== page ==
For me 2012 has been a year full of conferences and projects that have all accidentally promoted the same thing: cross-disciplinary, collaborative innovation. Today I learned about something called the Barefoot Tablet, a computer that caters to the 850 million illiterate people in the world who need visually intuitive technology to communicate and grow. This product came from a project developed by Tomorrow Labs, a cross-disciplinary team of design thinkers, makers, researchers and strategists, which helps solve the problems your community is facing.

Watch this introduction to learn a little more about Tomorrow Labs:

Tomorrow Labs from Tomorrow Partners on Vimeo.

Tomorrow Labs is set up in such a way that their cross-disciplinary team helps you and your team go from problem to creative solution to concrete plan with actionable steps. Just by thinking of the issue from several different angles with sustainable and desirable design as the anchor. I’m happy to say that there are other organizations trying to make changes in the world by thinking outside of the box. Tomorrow Labs is just one compelling example.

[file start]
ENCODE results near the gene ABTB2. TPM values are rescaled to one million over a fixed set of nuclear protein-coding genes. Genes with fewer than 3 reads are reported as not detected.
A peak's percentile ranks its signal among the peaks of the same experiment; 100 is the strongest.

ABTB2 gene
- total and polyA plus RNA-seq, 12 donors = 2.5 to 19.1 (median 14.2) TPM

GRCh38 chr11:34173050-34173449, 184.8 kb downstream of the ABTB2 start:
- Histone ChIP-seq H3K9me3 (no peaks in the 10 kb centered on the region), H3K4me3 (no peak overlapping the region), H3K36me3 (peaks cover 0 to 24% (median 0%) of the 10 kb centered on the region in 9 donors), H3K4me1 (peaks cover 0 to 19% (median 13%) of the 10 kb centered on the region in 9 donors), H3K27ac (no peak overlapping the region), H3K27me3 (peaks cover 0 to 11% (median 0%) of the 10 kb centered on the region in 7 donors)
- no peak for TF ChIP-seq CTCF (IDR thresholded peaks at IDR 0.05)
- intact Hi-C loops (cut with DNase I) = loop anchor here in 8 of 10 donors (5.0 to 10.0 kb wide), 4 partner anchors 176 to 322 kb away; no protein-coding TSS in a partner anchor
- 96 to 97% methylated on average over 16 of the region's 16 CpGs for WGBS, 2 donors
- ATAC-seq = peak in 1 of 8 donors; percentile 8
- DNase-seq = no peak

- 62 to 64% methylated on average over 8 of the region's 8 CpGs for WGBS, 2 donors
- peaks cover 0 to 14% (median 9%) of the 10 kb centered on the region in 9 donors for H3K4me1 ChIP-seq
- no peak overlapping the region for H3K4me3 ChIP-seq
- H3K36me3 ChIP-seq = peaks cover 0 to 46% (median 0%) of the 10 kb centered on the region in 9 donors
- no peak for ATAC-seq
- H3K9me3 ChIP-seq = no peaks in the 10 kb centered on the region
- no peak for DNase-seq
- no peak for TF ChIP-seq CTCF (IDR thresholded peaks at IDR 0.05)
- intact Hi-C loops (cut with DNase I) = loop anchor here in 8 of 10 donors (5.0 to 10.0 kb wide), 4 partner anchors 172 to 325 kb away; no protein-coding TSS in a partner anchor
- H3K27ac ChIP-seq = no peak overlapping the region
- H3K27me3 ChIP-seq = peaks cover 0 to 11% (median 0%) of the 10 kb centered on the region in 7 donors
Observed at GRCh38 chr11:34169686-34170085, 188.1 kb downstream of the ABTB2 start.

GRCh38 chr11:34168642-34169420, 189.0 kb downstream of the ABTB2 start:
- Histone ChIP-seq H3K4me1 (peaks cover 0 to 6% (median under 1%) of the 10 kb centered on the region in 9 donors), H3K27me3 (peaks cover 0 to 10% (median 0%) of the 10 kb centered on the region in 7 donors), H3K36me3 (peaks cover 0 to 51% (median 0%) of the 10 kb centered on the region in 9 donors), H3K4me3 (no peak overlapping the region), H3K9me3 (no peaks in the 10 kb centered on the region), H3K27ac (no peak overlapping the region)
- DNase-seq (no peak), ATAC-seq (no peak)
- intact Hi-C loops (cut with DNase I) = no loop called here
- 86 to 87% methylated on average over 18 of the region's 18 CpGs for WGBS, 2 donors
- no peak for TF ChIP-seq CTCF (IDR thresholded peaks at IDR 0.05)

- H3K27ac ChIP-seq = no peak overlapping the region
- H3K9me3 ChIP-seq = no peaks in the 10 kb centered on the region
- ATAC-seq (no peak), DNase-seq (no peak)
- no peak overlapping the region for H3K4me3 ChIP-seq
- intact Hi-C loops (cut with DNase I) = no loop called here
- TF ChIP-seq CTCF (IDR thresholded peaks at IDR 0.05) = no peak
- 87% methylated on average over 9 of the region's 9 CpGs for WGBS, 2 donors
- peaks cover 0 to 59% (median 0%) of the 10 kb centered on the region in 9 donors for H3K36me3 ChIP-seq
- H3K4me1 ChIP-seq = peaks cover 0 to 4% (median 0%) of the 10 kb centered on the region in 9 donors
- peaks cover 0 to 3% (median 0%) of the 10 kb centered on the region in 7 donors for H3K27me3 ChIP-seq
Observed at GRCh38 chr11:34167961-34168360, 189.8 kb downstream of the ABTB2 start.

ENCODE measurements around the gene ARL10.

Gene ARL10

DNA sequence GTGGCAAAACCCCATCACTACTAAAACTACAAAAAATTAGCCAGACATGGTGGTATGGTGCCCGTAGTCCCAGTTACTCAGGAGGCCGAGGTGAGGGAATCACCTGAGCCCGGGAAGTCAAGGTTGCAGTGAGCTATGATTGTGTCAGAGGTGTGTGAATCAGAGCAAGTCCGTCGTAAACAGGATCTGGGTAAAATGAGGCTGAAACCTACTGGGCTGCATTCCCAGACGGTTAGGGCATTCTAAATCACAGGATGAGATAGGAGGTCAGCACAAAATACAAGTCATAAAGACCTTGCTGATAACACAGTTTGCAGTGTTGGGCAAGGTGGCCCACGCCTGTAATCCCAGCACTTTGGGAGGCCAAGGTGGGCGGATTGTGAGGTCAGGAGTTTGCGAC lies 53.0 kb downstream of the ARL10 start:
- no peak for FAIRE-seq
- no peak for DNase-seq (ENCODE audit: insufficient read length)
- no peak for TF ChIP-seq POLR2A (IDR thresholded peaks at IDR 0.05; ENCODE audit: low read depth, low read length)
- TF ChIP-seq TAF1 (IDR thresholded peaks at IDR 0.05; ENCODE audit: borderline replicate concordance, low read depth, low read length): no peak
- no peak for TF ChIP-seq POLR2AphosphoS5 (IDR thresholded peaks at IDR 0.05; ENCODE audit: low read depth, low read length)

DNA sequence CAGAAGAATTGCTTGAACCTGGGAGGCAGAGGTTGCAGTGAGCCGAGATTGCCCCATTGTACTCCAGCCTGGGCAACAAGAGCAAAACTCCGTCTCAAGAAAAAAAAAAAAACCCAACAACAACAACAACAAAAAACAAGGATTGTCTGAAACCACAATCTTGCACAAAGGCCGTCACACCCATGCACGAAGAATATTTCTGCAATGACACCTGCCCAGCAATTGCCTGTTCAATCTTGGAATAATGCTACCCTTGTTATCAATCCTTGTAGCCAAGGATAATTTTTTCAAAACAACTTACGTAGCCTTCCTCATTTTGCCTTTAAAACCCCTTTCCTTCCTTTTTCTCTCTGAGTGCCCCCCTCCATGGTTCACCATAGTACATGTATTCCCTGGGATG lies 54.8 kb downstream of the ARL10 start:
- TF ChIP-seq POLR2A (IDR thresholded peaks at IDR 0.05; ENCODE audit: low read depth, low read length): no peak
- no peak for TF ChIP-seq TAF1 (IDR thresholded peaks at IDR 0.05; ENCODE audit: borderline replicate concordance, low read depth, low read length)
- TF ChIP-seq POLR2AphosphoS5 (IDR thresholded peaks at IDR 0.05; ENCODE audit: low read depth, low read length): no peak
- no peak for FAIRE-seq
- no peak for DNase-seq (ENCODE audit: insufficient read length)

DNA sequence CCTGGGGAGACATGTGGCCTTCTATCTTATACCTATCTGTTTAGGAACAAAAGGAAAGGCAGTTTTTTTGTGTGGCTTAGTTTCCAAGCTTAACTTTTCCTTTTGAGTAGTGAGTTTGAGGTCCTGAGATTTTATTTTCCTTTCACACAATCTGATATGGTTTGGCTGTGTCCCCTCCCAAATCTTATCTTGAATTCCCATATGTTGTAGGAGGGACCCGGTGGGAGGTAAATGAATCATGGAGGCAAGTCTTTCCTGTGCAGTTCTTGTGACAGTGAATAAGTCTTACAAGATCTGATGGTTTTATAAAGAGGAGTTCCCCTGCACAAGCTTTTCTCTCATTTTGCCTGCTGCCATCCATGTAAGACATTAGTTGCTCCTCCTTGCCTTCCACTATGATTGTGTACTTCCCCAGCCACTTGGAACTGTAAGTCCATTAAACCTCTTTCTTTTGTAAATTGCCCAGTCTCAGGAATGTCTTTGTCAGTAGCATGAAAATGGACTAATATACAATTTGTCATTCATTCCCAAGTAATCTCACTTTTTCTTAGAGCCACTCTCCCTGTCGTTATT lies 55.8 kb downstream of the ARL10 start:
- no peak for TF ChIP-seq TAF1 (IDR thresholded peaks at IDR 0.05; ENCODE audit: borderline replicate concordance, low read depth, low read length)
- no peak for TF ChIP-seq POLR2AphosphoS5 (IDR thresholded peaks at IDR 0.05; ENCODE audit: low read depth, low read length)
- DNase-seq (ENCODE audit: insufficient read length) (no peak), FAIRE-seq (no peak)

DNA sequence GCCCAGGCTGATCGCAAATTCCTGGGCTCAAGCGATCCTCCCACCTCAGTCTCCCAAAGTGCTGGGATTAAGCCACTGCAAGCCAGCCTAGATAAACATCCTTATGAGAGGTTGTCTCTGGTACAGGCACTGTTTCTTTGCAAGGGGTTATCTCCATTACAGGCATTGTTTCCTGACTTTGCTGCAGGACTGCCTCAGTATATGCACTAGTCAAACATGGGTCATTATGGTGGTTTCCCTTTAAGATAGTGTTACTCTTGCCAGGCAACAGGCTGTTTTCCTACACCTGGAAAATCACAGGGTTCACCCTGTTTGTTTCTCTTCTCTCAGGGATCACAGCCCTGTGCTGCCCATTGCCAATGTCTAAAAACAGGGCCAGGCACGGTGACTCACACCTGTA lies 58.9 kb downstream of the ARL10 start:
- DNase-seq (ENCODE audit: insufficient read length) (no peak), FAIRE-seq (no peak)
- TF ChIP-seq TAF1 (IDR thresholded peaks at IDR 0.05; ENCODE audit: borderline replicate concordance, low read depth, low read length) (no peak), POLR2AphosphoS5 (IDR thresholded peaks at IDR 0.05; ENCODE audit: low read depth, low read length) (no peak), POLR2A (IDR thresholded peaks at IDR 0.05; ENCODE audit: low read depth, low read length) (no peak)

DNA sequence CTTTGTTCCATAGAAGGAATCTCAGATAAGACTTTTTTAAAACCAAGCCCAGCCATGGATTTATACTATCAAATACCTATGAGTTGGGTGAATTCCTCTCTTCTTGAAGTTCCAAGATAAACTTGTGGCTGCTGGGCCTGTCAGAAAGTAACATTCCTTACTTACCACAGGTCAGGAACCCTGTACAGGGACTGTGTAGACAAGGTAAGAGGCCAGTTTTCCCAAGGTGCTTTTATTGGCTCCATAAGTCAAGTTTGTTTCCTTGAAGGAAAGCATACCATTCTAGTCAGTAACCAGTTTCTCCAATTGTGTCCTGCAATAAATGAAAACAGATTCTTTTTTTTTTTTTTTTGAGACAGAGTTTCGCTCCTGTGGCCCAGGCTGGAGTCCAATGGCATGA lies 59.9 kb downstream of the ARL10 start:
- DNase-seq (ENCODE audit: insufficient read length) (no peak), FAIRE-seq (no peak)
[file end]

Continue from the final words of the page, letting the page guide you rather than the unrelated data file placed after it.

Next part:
Read the Tomorrow Labs blog to keep up on the latest project and design breakthroughs at the Lab. Also check out these other cross-collaborative organizations I came across this year:  Hollywood Health & Society, SXSW, hitRECord, the TEN Conference, Shift Labs, and c3. What are some other cross-disciplinary groups out there doing?

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November 26th, 2012 | By Glen Hiemstra | Posted in Cities | Comments Off

Millennial City: How a new generation can save the future, Ch. 9-2

This book, Millennial City is being released first as a serial blog. The book is a collaboration with Dennis Walsh and this blog is Part 2 of Chapter 9. We will publish Millennial City as an e-book when the serialization is completed. The book grew out of conversations that Dennis and I have had about the future of cities, sustainability, and the millennial generation. We think that these three domains, if you will, are coming together to create a new future – and just in time we hope.

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CHAPTER Nine – Part 2
by Dennis Walsh and Glen Hiemstra

There’s a difference between the kind of problems cities are able to solve and the ones that they need to solve. Big cities are good at solving clear complicated problems. They’re not so good at solving ambiguities, like not knowing what they don’t know or rolling dice without knowing what will come up. Ambiguity is even more complicated than complicated problems. You don’t know how many variables there are or even what they count for.